Does the supreme Being, by his gracious promises, derogate any
thing from his most absolute dominion? Must it not be known
in oft ages, that God owes nothing to any P. How then comes
it, that God did not always equally forbear promising? . . .
IV. Let this therefore be a settled point, that this covenant
was not established without promises. We now enquire what
sort of promises God made to Adam. Accordingly, we believe
God promised Adam life eternal, that is, the most perfect frui-
tion of himself, and that for ever, after finishing his course of
obedience; our arguments are these: ... a • -
W. 1st. The apostle declares that God, by sending his Son
in the flesh, did what the law could not do, “in that it was
weak through the flesh,” Rom. viii. 3. But it is certain Christ
procured for his own people a right to eternal life, to be en-
joyed in heaven in its due time. This the apostle declares
the law could not now do, not of itself, or, because it has
no such promises, but because it was weak through the flesh.
Had it not therefore been for sin, the law had brought men to
that eternal life, which Christ promises to and freely bestows on
his own people. This appears to me a conclusive argument.
VI. 2dly. It is universally allowed, that Paul, in his epistles
to the Romans and Galatians, where he treats on justification,
does under that name comprise the adjudging to eternal life:
he in many places proves that a sinner cannot be justified,
that is, lay claim to eternal life, by the works of the law ;
but never by this argument, because the law had no promises
of eternal life; but because man is by the law brought to the
acknowledgment of sin, and the ession of deserved dam-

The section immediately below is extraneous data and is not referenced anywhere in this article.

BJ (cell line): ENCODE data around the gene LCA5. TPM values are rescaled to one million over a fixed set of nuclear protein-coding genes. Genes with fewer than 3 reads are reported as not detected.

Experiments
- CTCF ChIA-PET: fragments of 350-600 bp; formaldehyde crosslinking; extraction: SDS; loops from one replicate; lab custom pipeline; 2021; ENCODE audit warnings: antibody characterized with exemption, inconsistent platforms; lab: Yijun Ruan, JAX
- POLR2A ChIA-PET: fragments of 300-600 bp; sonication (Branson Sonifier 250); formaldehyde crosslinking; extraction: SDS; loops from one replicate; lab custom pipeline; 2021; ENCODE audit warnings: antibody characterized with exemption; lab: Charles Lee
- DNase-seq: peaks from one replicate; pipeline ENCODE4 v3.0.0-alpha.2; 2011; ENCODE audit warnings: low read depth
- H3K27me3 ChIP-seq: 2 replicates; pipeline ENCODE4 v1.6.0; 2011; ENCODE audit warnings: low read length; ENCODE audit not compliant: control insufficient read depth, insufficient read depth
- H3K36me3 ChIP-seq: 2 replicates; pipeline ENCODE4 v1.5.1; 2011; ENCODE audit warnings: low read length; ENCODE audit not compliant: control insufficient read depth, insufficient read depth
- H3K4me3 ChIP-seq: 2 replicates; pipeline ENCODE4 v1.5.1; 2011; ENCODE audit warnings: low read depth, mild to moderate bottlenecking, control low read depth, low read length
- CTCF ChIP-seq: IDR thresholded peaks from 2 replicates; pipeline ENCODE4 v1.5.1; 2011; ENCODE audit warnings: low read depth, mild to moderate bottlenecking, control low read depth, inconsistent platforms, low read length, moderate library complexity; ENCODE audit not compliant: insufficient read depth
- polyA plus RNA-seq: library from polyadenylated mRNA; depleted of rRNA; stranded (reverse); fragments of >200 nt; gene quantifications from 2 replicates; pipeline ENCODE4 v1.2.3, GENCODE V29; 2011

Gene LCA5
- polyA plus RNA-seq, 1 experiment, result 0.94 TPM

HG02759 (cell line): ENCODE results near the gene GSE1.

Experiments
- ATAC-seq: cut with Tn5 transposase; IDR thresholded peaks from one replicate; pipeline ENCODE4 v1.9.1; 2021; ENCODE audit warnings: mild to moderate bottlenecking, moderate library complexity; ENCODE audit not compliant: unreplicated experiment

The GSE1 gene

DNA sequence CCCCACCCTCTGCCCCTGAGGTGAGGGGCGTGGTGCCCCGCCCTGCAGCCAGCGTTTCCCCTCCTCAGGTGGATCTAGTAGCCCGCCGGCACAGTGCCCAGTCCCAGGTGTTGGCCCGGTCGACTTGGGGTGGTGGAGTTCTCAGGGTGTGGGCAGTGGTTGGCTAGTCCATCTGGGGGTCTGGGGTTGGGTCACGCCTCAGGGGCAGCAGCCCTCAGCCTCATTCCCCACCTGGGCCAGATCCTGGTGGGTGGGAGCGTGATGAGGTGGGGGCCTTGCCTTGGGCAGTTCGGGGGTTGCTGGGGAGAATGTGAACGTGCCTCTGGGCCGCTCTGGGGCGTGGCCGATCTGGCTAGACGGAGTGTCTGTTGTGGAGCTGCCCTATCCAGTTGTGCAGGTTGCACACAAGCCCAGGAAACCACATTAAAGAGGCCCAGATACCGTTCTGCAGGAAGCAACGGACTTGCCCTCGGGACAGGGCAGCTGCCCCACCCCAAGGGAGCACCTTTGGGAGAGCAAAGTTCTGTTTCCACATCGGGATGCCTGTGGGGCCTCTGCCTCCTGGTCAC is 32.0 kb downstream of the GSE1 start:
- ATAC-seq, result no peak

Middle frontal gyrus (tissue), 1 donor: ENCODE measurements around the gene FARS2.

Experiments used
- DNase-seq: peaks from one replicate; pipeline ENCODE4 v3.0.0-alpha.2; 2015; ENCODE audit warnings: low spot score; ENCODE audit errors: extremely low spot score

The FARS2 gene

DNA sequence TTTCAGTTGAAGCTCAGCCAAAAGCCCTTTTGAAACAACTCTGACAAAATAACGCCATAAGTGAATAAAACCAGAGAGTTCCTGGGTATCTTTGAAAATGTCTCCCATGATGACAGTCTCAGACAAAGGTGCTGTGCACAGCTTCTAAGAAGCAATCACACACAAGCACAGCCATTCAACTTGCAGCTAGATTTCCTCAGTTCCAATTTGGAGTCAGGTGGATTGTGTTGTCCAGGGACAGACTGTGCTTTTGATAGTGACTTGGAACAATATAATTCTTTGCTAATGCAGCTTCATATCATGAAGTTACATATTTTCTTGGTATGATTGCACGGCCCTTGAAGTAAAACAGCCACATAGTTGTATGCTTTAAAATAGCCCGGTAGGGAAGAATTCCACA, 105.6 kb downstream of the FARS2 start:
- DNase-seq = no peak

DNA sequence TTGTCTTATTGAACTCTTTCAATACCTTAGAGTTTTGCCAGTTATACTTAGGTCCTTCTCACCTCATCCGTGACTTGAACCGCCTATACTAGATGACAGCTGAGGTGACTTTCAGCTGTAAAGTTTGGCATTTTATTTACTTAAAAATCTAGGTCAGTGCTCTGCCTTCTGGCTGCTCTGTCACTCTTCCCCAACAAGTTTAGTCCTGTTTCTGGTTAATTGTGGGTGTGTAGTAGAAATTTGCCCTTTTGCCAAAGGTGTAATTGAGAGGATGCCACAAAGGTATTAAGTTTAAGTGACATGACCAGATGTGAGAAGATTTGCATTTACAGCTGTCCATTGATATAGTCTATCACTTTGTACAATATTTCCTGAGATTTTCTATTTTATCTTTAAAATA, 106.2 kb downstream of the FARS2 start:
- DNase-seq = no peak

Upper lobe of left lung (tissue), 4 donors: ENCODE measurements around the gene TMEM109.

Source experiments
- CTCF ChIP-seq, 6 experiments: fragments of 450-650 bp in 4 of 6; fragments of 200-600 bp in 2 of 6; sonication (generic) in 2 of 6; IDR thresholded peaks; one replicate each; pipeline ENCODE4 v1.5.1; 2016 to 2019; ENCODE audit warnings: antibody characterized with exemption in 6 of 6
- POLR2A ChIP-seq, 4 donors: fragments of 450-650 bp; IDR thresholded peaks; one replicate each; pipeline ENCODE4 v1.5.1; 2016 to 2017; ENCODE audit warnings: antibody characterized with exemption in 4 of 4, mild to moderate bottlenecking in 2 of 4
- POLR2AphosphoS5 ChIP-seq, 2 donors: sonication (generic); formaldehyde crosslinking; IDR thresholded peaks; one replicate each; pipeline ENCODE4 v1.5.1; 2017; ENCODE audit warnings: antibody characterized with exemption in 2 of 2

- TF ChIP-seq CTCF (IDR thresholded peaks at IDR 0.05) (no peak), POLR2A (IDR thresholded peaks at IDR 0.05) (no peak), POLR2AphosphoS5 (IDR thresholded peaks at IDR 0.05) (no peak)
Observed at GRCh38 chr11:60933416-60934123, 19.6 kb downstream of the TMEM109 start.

nation, Rom. iii. 19, 20. He insists on this point with great
labour and pains, though otherwise he might have very easily
cut short the whole dispute, by, just saying, that a title to
eternal life was to be sought for by faith in Christ; that it is
in vain to rest upon any law, though kept ever so perfectly, in
regard it has no promises of eternal life annexed to it, . On the

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contrary, the apostle teaches, that the commandment, considered in itself, was ordained to life, Rom. vii. 10. that is, was such as by the observance thereof life might have once been obtained; which if the law could still bestow on the sinner, “verily righteousness should have been by the law,” Gal. iii. 21. that is, the right to that same happiness which now comes from faith in Christ. For the dispute was concerning xxogorousa, the inheritance of eternal life, which was to be entered upon; whether now, by means of the law, or by the promise of the l, v. 18. And he owns, it would be by the law, could the law Zwowoodwa make alive. And this could be done by that law which was ordained to life, Rom. vii. 10. But when P. In innocence before it was made weak by the flesh. If Adam therefore had persevered in obedience, the law would have brought him to that same inheritance, which now in Christ is allotted not to him that worketh, but to him that believeth. And this argument, if I mistake not, is plain to any person of thought and attention.